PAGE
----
Nimz: “I was addicted to heroin”
Last year Sequim High senior Chelsea Nimz was like many teenagers in America. She went out with friends, casually drank and was curious about drugs. Chelsea dabbled in everything from pot and prescription pills, to methamphetamine. Although nothing compared to what she experienced that January.
“Well, I tried Heroin. I shot it up and the feeling was incredible. Almost instantly when I came down I wanted more. I needed more.” So began the quick downward spiral that became Chelsea’s life last spring. Heroin consumed her. She was using four to five times a day, every day. “It didn’t cost anything,” said Chelsea, “A close friend of mine was selling it, so I had access to an unlimited supply.”
As if using heroin multiple times a day wasn’t harmful enough, Chelsea was also exposing herself daily to foreign objects often found in the drug. “Sometimes I would go to boil down the heroin, and I’d find small pieces of metal and plastic. That is so extremely dangerous, but you have to understand that the people distributing it do not care about you. They care about the money”.
As time went on her continued use took a turn for the worse. Chelsea was almost always high, around her friends, her family and even at school. Still, nobody suspected a thing, especially her parents.
While using the drug Chelsea began to isolate herself, feeling completely apathetic toward everyone but her sources and connections to heroin. She ruined nearly every friendship during that time period especially with her closest friends which Chelsea agrees after looking back, was the hardest part. The only person who Chelsea kept close was her former boyfriend who was also neck deep in the drug. Eventually he was sentenced to time in jail, and a court mandated treatment center- which at the time of writing- he was still recovering at.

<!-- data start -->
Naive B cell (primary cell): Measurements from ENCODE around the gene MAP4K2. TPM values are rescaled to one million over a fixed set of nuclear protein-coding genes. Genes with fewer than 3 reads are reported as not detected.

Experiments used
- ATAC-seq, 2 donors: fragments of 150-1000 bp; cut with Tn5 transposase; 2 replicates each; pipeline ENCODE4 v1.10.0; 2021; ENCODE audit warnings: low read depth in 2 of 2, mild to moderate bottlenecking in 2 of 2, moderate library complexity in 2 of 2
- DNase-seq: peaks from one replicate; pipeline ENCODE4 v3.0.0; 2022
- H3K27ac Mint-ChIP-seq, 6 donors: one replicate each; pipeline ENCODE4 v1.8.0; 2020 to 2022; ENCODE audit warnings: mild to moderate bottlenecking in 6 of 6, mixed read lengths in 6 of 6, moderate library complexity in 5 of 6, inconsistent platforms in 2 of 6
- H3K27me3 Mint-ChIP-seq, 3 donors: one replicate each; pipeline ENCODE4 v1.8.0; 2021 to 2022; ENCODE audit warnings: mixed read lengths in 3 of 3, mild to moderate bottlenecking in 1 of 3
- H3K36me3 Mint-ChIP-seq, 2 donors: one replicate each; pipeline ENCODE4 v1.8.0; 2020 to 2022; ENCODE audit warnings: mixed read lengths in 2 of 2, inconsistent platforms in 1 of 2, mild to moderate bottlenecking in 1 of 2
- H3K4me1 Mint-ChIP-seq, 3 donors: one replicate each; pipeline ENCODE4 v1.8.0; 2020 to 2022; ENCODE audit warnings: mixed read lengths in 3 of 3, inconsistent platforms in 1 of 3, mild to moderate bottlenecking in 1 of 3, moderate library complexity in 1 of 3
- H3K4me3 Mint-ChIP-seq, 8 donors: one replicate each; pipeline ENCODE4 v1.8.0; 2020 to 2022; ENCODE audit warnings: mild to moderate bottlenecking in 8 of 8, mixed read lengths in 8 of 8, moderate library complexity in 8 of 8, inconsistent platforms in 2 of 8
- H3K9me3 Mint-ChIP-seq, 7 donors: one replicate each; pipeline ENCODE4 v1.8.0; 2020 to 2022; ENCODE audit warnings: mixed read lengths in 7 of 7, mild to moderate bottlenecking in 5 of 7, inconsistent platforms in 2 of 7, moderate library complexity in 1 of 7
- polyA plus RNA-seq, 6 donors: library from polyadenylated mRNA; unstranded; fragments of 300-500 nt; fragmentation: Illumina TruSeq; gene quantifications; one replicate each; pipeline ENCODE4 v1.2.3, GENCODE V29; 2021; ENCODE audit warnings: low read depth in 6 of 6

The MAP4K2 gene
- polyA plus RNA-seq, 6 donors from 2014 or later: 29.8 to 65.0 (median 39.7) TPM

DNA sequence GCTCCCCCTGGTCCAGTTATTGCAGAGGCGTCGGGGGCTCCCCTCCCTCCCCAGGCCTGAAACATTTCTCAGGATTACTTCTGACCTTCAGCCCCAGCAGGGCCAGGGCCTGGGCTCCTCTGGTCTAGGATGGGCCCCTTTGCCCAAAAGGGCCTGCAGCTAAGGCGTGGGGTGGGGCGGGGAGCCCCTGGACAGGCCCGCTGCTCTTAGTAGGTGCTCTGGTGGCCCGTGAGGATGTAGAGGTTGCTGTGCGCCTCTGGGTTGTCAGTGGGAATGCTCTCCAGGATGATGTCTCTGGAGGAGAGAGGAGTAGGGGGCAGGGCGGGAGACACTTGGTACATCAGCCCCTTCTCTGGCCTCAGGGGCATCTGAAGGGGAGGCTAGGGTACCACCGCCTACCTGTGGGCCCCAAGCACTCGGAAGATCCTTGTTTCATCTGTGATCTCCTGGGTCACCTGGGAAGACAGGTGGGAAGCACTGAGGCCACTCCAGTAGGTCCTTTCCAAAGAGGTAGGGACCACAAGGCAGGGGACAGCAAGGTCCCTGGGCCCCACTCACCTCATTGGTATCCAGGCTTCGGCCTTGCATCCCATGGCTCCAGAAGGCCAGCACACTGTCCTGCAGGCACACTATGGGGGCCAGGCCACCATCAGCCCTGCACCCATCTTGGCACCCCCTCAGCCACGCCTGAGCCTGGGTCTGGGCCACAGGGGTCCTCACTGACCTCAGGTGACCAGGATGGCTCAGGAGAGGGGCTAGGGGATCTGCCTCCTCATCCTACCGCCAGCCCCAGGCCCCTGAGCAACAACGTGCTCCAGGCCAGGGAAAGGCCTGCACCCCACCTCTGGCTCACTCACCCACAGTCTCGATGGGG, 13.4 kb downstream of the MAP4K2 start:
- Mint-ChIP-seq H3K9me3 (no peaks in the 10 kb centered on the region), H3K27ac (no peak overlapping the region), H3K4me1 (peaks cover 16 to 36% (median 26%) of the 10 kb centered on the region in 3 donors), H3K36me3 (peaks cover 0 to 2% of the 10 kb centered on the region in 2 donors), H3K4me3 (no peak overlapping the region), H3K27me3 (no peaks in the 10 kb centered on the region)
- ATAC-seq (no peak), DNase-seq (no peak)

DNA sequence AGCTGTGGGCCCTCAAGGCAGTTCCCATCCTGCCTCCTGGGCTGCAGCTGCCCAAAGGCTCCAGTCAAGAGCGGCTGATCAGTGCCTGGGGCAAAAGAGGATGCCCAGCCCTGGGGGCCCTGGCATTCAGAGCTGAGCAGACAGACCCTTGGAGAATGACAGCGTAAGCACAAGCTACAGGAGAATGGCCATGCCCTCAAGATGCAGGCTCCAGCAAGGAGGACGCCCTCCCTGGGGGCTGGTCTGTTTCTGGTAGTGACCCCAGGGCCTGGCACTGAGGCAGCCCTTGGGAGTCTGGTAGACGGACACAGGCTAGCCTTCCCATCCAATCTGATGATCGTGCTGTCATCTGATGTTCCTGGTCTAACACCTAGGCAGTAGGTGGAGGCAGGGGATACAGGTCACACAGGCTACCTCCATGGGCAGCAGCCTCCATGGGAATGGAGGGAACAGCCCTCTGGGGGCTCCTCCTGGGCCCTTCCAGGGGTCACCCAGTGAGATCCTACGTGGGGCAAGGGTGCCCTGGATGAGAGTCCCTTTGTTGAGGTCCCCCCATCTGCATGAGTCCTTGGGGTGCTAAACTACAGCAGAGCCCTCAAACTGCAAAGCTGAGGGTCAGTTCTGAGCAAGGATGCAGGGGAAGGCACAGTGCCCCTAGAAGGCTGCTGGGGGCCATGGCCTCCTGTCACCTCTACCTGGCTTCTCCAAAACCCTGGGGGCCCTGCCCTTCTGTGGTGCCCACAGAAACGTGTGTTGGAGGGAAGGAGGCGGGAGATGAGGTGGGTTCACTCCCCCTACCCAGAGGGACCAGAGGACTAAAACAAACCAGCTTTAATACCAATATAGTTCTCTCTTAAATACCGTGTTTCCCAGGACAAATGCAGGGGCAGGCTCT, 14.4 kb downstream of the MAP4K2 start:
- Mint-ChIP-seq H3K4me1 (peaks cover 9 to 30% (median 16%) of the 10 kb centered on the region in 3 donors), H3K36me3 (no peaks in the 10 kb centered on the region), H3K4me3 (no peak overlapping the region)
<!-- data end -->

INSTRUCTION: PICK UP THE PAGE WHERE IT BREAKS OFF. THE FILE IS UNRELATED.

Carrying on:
Chelsea realized she was fighting a losing battle with her addiction to heroin. “I knew I had a problem when I’d wake up so sick in the morning because of the withdrawal from the night before. I needed to shoot up right away to make it go away. The only thing I thought about all day, every day was heroin,” she said. Around the same time Chelsea realized her fingernails and toenails were yellowing; a sign of repeated heroin use.
One morning, her supply was compromised and Chelsea broke down. “I told my parents, I just told them everything on my mind. I watched as they sobbed in devastation; but still I could barely feel anything; all I could think about was shooting up.” Almost right away her parents decided she needed treatment. “I didn’t want to leave my friends and home town but I knew it was my only option. My last resort.”
Chelsea was transported to the Lakeview Recovery Center in Burien. When she got there, Chelsea was less than excited. “I thought ‘no way’ I don’t belong here, these people are crazy. It was just scary.” But after looking back Chelsea realized that indeed, the center was exactly where she belonged.
After the initial detox which Chelsea described as “excruciating”, she grew to love the recovery center. “We became one huge family. Trusting each other, helping each other and above all, we loved each other. Chelsea continues to keep in touch with the people that helped her survive at the recovery center.
Finally, after thirty six days at the Lakeview Recovery Center, Chelsea tearfully emerged a new woman. Her good friend, SHS senior Sierra Layman said, “Chelsea is a different person. She doesn’t use drugs or drink and she knows who she is. She’s happy.”
At writing, Chelsea Nimz has continued her sobriety. In giving advice to younger teens, Chelsea warns, “You really need to be careful. If you would’ve told me a year ago that I’d be a recovering heroin addict, I wouldn’t believe you in a million years. It’s the little things you need to watch like smoking pot; they snowball and escalate quickly and honestly it’s not worth it. Be who you are, embrace it, and love it. You don’t need drugs to alter who you are.”